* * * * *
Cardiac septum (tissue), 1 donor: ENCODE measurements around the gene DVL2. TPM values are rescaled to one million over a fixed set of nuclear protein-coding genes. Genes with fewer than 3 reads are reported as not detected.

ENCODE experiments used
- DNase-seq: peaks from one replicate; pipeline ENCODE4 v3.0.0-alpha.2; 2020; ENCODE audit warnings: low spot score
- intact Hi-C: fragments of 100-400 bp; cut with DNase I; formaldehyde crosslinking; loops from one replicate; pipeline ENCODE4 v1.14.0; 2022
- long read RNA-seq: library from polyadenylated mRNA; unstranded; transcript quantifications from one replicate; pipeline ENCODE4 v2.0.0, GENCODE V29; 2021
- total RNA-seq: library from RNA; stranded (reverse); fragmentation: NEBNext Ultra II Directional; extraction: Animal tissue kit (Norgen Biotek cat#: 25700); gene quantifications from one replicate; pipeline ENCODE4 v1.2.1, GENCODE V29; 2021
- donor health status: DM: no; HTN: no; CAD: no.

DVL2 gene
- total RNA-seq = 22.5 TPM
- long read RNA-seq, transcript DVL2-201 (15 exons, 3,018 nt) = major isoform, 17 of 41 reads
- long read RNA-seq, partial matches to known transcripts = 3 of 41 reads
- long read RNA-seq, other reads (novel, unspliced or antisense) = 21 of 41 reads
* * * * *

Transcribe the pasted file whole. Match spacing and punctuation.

Cardiac septum (tissue), 1 donor: ENCODE measurements around the gene DVL2. TPM values are rescaled to one million over a fixed set of nuclear protein-coding genes. Genes with fewer than 3 reads are reported as not detected.

ENCODE experiments used
- DNase-seq: peaks from one replicate; pipeline ENCODE4 v3.0.0-alpha.2; 2020; ENCODE audit warnings: low spot score
- intact Hi-C: fragments of 100-400 bp; cut with DNase I; formaldehyde crosslinking; loops from one replicate; pipeline ENCODE4 v1.14.0; 2022
- long read RNA-seq: library from polyadenylated mRNA; unstranded; transcript quantifications from one replicate; pipeline ENCODE4 v2.0.0, GENCODE V29; 2021
- total RNA-seq: library from RNA; stranded (reverse); fragmentation: NEBNext Ultra II Directional; extraction: Animal tissue kit (Norgen Biotek cat#: 25700); gene quantifications from one replicate; pipeline ENCODE4 v1.2.1, GENCODE V29; 2021
- donor health status: DM: no; HTN: no; CAD: no.

DVL2 gene
- total RNA-seq = 22.5 TPM
- long read RNA-seq, transcript DVL2-201 (15 exons, 3,018 nt) = major isoform, 17 of 41 reads
- long read RNA-seq, partial matches to known transcripts = 3 of 41 reads
- long read RNA-seq, other reads (novel, unspliced or antisense) = 21 of 41 reads